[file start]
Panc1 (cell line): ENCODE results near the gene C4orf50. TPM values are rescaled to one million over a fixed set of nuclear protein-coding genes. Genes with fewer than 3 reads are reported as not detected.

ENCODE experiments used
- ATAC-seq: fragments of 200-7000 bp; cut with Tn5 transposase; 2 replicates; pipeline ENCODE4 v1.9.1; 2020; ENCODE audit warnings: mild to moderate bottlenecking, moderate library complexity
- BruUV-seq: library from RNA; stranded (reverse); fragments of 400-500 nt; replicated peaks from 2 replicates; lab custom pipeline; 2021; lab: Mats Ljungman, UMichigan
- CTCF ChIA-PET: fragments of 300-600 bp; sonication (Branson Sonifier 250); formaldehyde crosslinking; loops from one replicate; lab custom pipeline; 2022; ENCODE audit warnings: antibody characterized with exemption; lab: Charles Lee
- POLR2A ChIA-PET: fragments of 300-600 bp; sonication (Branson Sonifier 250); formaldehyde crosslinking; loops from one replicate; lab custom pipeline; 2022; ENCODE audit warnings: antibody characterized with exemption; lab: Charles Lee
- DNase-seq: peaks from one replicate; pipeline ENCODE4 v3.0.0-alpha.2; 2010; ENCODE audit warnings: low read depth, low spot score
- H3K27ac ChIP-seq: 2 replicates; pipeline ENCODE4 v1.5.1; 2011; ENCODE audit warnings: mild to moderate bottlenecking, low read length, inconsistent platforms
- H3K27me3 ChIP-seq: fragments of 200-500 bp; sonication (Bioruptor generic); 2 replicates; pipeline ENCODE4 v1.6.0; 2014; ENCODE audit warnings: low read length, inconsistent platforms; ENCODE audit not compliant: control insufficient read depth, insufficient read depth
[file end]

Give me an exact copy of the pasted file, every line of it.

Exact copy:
Panc1 (cell line): ENCODE results near the gene C4orf50. TPM values are rescaled to one million over a fixed set of nuclear protein-coding genes. Genes with fewer than 3 reads are reported as not detected.

ENCODE experiments used
- ATAC-seq: fragments of 200-7000 bp; cut with Tn5 transposase; 2 replicates; pipeline ENCODE4 v1.9.1; 2020; ENCODE audit warnings: mild to moderate bottlenecking, moderate library complexity
- BruUV-seq: library from RNA; stranded (reverse); fragments of 400-500 nt; replicated peaks from 2 replicates; lab custom pipeline; 2021; lab: Mats Ljungman, UMichigan
- CTCF ChIA-PET: fragments of 300-600 bp; sonication (Branson Sonifier 250); formaldehyde crosslinking; loops from one replicate; lab custom pipeline; 2022; ENCODE audit warnings: antibody characterized with exemption; lab: Charles Lee
- POLR2A ChIA-PET: fragments of 300-600 bp; sonication (Branson Sonifier 250); formaldehyde crosslinking; loops from one replicate; lab custom pipeline; 2022; ENCODE audit warnings: antibody characterized with exemption; lab: Charles Lee
- DNase-seq: peaks from one replicate; pipeline ENCODE4 v3.0.0-alpha.2; 2010; ENCODE audit warnings: low read depth, low spot score
- H3K27ac ChIP-seq: 2 replicates; pipeline ENCODE4 v1.5.1; 2011; ENCODE audit warnings: mild to moderate bottlenecking, low read length, inconsistent platforms
- H3K27me3 ChIP-seq: fragments of 200-500 bp; sonication (Bioruptor generic); 2 replicates; pipeline ENCODE4 v1.6.0; 2014; ENCODE audit warnings: low read length, inconsistent platforms; ENCODE audit not compliant: control insufficient read depth, insufficient read depth